National Hispanic University has stopped enrolling new students amid serious financial problems, four years after it was purchased by the for-profit higher-education company Laureate Education Inc., the San Jose Mercury News reported.
Laureate is a private company that operates a network of about 70 colleges in 30 countries. It bought the university, which enrolls about 600 students, in 2010 for an undisclosed amount. At the time the company planned to add 8,000 students online and start degree programs in Mexican-American studies and in Spanish.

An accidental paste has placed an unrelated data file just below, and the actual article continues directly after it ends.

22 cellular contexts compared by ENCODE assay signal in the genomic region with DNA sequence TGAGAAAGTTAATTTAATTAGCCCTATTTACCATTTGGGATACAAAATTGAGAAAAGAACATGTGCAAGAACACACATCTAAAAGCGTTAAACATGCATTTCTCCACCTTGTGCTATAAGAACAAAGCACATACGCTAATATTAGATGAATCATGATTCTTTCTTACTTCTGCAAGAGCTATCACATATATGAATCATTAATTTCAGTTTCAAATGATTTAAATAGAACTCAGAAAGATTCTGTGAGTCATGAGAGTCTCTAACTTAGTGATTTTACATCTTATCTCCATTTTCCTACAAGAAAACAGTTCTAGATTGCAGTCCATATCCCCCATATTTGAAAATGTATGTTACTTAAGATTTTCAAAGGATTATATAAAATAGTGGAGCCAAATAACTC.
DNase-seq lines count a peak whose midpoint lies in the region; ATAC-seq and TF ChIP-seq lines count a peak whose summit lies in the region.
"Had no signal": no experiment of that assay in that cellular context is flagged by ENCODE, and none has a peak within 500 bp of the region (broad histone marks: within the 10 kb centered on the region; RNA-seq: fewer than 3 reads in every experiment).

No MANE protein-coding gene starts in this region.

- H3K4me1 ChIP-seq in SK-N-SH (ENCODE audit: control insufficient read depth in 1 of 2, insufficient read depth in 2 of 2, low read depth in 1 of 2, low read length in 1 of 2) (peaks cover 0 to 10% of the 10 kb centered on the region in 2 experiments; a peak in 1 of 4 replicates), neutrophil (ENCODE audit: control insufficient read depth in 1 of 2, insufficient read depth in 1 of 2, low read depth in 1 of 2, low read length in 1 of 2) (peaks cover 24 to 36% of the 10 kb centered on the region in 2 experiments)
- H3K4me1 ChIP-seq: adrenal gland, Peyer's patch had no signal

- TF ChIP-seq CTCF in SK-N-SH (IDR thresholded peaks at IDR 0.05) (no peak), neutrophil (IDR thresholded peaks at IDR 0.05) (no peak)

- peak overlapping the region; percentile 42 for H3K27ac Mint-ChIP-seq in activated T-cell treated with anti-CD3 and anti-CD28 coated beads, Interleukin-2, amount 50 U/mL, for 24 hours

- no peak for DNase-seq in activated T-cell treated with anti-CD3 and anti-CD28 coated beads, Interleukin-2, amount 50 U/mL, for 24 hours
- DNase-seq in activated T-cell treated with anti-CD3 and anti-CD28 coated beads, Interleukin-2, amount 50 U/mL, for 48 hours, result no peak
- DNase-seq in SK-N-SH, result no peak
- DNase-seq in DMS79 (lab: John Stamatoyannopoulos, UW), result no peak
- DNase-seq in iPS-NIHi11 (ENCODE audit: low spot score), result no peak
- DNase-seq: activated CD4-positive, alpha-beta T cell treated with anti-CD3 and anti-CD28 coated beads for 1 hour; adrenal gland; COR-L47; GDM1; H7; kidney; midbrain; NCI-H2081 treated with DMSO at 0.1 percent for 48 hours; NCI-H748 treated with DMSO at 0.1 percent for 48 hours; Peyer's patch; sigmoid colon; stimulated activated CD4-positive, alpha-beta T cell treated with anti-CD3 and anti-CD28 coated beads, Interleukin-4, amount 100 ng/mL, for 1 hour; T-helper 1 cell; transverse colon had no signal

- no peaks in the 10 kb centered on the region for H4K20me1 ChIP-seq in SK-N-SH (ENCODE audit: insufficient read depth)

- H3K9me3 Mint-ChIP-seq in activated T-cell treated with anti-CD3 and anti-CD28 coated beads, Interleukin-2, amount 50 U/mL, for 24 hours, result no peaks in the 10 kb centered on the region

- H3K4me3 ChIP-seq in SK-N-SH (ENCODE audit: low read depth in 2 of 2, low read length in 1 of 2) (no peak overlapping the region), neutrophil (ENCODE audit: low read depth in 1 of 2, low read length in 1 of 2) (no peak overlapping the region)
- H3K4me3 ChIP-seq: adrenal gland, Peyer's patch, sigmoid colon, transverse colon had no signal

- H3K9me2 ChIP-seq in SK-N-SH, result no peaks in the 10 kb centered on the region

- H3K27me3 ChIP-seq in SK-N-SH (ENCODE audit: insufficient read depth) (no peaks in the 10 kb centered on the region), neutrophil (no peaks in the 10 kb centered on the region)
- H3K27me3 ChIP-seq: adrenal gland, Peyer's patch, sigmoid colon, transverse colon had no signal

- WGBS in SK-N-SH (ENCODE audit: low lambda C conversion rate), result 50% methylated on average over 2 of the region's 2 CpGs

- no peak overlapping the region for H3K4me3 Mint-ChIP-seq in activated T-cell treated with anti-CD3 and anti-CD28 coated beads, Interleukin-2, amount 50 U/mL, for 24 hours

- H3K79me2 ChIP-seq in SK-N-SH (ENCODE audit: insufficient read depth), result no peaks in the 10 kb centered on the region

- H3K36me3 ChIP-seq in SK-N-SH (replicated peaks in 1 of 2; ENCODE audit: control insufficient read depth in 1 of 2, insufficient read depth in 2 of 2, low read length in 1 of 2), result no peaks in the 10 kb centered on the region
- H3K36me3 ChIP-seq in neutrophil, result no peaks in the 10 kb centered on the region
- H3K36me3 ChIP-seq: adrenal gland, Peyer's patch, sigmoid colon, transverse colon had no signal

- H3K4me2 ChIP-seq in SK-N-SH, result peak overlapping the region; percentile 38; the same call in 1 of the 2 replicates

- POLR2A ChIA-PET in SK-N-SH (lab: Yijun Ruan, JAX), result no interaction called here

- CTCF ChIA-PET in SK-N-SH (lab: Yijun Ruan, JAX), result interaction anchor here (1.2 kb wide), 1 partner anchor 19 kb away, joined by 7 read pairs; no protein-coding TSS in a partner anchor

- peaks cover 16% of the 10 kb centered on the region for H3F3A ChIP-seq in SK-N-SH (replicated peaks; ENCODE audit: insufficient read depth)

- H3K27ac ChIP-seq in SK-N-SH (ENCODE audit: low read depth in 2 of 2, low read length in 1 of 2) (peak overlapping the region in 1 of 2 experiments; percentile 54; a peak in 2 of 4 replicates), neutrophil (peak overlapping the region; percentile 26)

But the university’s president, Gladys Ato, told the newspaper that the institution had never met that goal and had been far from reaching it. She said the university was in a “very difficult financial situation” and said the institution would focus its efforts on supporting currently enrolled students.
The admissions moratorium surprised students and faculty members, and raised fears that the university might close or move entirely online. Ms. Ato said she expected the company and the university’s board to announce their plans in the coming months.
The company said it had invested millions in the institution. A Laureate spokeswoman declined to comment on students’ fears that National Hispanic’s accreditation would be transferred to an Internet-only version of the university.Return to Top